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It started by being taught to light a fire with the natural method of stick rubbing, and even Carmen gave this her best shot, being encouraged by Salaton who was a natural with her, having the patience of a saint and providing tons of praise. Camp members then had the option of witnessing the slaughter of a goat for dinner, which is a big honour on behalf of the guests in Maasai culture. I (Mrs Vine) personally opted to make myself scarce (being a vegetarian) and decided to take Carmen with me, despite a small portion of me wanting her to see and understand where the meat she eats comes from. I did however follow my gut instinct as I believed she was too young to appreciate what was happening and would ultimately be disturbed seeing the goat slaughtered, possibly ruining her night. Mr Vine did inform me it was nice to know the goat had lived a healthy life roaming the plains with it’s shepherd and the warriors used literally every part of the animal with no wastage, even it’s bones were cooked into a broth. Within 20 minutes of being slaughtered the goat was cooking on the fire in prep for dinner.

The night continued to evolve, with a rich cultural performance of Maasai chants and songs around the camp fire, which we all were encouraged to get involved in. Facing alternately in the four compass directions, the warriors showed homage and respect to their ancestors, before moving around the camp fire in a circular motion, chanting over a chorus of deep guttural growls and piercing shrieks “Ooooooh- oyeeh.” I can clearly remember peering down at Carmen as we moved around the camp fire, seeing the deep red glow from the flames casting shadows across her tiny face, her bright eyes transfixed on the warriors, fully in awe of their strong energy and presence. No one can take that moment away from us, that powerful memory will live on.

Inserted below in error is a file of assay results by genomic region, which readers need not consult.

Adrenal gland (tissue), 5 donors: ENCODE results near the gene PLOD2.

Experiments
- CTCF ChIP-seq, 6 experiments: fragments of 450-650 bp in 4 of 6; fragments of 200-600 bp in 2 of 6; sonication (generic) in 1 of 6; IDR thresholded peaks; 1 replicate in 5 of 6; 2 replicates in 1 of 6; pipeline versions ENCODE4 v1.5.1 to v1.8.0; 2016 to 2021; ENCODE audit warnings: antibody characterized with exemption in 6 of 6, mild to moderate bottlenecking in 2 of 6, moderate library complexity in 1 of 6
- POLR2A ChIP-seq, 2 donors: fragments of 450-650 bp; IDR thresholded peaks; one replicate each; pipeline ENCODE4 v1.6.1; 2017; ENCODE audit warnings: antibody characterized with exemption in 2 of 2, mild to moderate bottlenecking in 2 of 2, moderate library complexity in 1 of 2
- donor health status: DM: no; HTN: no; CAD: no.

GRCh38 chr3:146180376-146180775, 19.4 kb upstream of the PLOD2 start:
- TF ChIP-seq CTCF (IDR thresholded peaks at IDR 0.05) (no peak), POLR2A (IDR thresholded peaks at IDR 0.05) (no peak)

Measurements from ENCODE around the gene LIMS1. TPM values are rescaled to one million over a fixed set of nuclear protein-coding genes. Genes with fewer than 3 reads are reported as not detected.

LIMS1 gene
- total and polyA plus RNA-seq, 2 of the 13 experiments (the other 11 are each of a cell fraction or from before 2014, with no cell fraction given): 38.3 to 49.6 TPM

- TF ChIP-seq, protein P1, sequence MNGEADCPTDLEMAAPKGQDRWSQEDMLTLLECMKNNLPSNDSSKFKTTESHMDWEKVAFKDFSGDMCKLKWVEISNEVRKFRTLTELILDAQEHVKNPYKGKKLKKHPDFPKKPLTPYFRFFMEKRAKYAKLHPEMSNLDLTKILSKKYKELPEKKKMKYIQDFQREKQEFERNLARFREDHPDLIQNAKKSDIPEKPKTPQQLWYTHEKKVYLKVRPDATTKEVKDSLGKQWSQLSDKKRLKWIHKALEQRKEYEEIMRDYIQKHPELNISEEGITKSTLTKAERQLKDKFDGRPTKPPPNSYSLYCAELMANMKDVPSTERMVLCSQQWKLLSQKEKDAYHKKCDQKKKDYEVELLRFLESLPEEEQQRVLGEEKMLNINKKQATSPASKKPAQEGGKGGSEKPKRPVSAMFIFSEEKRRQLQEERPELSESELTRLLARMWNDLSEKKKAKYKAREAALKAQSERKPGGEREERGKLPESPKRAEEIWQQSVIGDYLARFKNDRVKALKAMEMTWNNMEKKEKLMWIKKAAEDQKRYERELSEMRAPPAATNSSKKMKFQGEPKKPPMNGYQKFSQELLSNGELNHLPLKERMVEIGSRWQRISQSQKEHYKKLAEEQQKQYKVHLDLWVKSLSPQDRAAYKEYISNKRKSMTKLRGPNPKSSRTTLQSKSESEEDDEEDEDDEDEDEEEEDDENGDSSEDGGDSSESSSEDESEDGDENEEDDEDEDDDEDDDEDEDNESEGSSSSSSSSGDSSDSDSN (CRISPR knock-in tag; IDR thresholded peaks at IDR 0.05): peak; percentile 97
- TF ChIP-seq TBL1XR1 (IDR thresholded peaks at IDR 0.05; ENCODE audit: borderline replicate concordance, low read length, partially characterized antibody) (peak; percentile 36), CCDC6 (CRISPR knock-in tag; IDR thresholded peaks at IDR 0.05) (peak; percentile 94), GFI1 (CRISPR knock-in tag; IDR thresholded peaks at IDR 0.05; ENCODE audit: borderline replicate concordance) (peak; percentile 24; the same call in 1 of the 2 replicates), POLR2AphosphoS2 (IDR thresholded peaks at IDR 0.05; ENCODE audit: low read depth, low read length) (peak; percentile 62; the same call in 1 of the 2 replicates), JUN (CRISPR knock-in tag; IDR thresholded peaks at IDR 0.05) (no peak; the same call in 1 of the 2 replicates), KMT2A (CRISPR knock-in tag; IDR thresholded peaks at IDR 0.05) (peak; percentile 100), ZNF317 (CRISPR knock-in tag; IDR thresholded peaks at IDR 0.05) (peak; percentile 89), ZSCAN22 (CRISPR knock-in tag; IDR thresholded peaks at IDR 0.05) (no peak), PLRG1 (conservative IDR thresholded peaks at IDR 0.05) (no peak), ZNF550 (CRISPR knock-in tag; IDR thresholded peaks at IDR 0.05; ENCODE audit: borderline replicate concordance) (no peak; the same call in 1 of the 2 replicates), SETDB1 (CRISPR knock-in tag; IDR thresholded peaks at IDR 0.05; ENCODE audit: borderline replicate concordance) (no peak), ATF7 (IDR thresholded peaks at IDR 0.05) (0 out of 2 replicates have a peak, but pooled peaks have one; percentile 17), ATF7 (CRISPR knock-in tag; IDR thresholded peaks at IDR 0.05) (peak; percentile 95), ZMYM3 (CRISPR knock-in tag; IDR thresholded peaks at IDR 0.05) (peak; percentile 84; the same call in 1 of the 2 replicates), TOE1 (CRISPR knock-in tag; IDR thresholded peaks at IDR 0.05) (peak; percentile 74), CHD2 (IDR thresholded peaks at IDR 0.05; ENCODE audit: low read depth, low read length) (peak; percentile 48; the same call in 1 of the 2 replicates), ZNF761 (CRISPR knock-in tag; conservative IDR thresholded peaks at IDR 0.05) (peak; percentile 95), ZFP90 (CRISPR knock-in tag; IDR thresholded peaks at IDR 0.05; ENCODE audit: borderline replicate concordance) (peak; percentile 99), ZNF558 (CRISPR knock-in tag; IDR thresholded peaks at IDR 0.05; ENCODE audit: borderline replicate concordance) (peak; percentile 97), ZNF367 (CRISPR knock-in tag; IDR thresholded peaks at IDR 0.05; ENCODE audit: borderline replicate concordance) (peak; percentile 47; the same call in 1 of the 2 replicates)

Safari

Our one day safari was organised through Maji Moto Cultural Camp, who provided a knowledgable Maasai driver, who picked us up at the crack of dawn at 5am in a classic safari jeep. It took around a 1 hr 30 minute drive to get to the entrance gates of the Maasai Mara, the bumpy roads rocked Carmen to sleep in minutes accompanied by the large amount of blankets the camp had allowed us to take with us, turning the back row of seats into the comfiest bed for her.

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We definitely recommend paying the extra to have a private safari tour if you are travelling with young children. This will eliminate any chances of unpredictable toddler melt downs impacting on other serious wildlife enthusiasts who would be sharing a vehicle with you (having paid for a once in a life time opportunity.) Likewise, it will also allow your child to have more freedom moving around the vehicle, as any toddler enjoys a good fidget and you can also pull up for rest stops and toilet breaks whenever needed.